John McDonnell calls Lehman Brothers reunion 'sickening'
A reunion to mark the 10th anniversary of the collapse of Lehman Brothers has been called "sickening" by the shadow chancellor.
The failure of the US investment bank in 2008 was a crucial moment in the financial crisis.
Mr McDonnell said those who had suffered a "decade of austerity" would be "absolutely disgusted" by the event.
Financial News, which first reported the party plans, said about 200 former staff had been invited.
The trade publication said the gathering planned for 15 September - the date of Lehman's collapse a decade ago - would involve cocktails and canapes.
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Lehman's failure heralded the start of a global crisis, with governments around the world scrambling to avert a possible financial meltdown.
Its collapse sent shockwaves through financial markets, with then chancellor Alistair Darling saying the bank's collapse "allowed panic to get into the system".
"It set in train events that brought our banks and the American banks within hours of collapse just three weeks later," he said later..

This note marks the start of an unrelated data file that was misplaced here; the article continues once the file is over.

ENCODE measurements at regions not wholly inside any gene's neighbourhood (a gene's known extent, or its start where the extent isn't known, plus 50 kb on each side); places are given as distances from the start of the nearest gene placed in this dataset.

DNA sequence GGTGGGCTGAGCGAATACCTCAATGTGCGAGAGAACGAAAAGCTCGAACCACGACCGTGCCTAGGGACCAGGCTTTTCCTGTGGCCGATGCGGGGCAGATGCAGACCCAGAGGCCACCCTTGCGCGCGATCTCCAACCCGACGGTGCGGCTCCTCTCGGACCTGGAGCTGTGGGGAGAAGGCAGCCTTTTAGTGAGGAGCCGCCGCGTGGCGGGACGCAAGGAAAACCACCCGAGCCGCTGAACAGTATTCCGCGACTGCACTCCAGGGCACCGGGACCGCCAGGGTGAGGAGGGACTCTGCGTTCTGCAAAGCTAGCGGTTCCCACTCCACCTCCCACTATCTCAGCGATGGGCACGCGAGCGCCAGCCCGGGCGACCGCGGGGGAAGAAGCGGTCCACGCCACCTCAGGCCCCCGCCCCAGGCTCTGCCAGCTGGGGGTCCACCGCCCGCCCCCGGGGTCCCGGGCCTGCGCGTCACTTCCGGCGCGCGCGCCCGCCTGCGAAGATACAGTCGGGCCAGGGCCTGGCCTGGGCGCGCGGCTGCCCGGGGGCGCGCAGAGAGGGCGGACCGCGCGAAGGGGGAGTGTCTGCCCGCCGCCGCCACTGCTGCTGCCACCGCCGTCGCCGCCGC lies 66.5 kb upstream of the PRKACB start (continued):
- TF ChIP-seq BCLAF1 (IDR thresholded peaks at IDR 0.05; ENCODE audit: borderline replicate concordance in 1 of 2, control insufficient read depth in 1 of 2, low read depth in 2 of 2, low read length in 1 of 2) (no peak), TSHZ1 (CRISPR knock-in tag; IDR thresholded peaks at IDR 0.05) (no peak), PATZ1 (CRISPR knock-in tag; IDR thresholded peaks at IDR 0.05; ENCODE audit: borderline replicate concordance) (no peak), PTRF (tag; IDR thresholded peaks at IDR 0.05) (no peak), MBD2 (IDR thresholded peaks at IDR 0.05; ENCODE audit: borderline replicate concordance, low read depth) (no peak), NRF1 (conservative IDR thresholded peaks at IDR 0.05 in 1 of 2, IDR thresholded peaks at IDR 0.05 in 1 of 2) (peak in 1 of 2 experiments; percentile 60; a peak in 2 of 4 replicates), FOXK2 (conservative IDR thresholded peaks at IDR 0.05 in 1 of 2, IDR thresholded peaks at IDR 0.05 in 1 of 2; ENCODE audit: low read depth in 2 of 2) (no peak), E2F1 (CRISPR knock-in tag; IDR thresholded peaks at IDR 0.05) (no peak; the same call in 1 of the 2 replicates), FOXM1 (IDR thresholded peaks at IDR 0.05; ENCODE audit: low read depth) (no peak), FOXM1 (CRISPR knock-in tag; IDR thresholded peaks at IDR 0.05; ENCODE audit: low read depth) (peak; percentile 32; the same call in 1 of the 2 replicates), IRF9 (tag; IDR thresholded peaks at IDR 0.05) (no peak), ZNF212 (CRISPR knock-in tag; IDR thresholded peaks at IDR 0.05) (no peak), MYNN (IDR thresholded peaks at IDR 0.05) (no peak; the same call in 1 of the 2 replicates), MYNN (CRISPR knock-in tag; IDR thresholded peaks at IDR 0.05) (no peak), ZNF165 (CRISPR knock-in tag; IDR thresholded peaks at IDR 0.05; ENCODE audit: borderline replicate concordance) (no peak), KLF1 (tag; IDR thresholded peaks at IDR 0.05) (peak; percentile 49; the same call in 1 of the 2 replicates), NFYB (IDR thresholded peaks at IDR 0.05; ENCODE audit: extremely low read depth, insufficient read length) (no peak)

"When Lehman went down, people started circling other banks as well, to look for the next one to go after. The situation got progressively worse."
The bank employed about 5,000 people in the UK and when it went bankrupt, an estimated 25,000 people globally lost their jobs.
An email invite to the Lehman reunion, seen by Financial News, is addressed to "Lehman Brothers & Sisters" and reads: "It's hard to believe it's been 10 years since the last of our Lehman days!... One of the best things about Lehman was the people. What better way to celebrate the tenth anniversary than getting everyone from former MDs to former analysts back together again!"
Mr McDonnell said the party plans were "unacceptable and highly inappropriate".
"This is absolutely sickening after a decade of people suffering austerity. It's particularly disgraceful in the context of all the people who lost their jobs and homes to pay for bailing out these bankers who caused the financial crash," he added.
Financial News said those organising the event were aware it could be seen as controversial, and had tried to keep the details of the event and its location secret.